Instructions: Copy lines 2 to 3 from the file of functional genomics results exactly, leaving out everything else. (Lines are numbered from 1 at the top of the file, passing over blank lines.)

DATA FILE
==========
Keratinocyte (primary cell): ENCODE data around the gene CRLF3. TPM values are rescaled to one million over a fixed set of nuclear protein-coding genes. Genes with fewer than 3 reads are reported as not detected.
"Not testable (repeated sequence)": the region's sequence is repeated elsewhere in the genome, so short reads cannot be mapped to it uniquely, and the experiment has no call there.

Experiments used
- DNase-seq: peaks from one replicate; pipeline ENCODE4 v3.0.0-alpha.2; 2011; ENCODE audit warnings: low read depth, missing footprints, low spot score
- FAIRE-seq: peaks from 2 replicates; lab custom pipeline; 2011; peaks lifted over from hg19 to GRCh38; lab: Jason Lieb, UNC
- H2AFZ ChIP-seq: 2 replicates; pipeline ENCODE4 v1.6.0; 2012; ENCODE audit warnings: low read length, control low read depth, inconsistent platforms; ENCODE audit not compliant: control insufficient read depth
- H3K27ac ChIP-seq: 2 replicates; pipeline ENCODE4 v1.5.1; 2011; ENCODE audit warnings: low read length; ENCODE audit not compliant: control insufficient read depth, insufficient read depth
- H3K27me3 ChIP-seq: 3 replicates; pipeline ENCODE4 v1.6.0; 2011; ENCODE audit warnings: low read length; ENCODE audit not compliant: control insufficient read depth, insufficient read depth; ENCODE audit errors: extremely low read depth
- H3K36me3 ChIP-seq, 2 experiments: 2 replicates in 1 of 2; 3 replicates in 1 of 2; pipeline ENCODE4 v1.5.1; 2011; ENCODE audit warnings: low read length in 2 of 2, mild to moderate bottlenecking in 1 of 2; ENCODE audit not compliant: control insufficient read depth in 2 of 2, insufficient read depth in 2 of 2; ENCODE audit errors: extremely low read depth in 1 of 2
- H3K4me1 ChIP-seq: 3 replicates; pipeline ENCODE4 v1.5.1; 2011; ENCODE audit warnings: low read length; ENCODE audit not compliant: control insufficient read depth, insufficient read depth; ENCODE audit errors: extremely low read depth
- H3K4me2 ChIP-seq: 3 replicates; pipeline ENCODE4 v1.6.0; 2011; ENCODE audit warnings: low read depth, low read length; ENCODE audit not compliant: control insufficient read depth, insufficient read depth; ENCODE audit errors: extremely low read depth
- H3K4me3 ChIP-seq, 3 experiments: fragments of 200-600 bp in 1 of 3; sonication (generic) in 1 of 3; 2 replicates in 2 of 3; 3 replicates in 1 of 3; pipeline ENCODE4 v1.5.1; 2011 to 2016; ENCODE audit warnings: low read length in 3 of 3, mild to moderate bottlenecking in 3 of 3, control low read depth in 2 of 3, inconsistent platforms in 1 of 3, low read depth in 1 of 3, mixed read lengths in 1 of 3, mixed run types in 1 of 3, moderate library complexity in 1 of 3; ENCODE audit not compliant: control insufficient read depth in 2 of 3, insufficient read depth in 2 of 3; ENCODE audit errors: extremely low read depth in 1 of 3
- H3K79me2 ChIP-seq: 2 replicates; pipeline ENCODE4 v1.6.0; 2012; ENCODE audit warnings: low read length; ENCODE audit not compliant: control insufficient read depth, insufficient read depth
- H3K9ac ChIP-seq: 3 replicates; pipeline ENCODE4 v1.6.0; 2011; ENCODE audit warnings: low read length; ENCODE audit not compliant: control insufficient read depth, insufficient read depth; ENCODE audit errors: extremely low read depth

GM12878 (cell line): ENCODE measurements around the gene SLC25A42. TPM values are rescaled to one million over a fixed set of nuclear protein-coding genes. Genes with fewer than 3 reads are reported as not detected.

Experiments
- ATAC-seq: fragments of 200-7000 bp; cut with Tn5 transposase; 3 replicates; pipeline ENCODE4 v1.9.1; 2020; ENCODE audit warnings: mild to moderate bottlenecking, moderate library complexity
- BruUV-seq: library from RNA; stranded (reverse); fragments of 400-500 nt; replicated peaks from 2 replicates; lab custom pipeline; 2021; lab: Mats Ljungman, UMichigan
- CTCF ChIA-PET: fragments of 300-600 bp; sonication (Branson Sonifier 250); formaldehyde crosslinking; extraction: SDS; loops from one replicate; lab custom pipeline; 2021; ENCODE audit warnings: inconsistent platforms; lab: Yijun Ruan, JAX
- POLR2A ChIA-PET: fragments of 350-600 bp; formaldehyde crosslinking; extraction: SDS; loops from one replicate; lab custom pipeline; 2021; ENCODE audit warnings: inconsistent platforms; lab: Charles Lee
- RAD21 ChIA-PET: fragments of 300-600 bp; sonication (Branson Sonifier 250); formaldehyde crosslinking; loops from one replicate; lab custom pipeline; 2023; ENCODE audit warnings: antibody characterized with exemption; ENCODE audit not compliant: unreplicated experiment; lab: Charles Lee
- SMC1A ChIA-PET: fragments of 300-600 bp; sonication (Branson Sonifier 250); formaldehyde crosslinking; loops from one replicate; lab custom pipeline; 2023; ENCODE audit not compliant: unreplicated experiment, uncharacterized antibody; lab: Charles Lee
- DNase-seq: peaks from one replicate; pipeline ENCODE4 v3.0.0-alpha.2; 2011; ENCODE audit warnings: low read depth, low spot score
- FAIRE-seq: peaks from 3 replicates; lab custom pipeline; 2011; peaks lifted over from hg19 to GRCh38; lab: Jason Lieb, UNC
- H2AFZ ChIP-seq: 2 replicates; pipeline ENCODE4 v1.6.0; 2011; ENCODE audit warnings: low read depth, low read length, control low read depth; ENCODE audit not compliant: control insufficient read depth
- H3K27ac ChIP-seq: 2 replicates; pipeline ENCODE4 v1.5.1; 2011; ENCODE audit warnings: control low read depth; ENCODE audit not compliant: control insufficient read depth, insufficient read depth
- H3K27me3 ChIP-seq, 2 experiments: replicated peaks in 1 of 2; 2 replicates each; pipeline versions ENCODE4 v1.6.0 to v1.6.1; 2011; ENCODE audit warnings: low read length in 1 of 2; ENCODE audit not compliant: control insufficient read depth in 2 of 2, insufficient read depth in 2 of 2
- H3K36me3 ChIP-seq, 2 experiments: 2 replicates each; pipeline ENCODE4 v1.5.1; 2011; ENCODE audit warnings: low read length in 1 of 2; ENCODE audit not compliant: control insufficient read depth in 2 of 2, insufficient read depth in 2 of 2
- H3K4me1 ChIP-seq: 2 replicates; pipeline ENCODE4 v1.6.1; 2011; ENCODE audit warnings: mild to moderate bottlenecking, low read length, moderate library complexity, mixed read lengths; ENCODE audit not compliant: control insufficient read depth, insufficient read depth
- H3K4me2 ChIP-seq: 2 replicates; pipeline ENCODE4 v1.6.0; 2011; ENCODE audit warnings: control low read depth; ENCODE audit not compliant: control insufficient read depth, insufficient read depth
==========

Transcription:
"Not testable (repeated sequence)": the region's sequence is repeated elsewhere in the genome, so short reads cannot be mapped to it uniquely, and the experiment has no call there.

Experiments used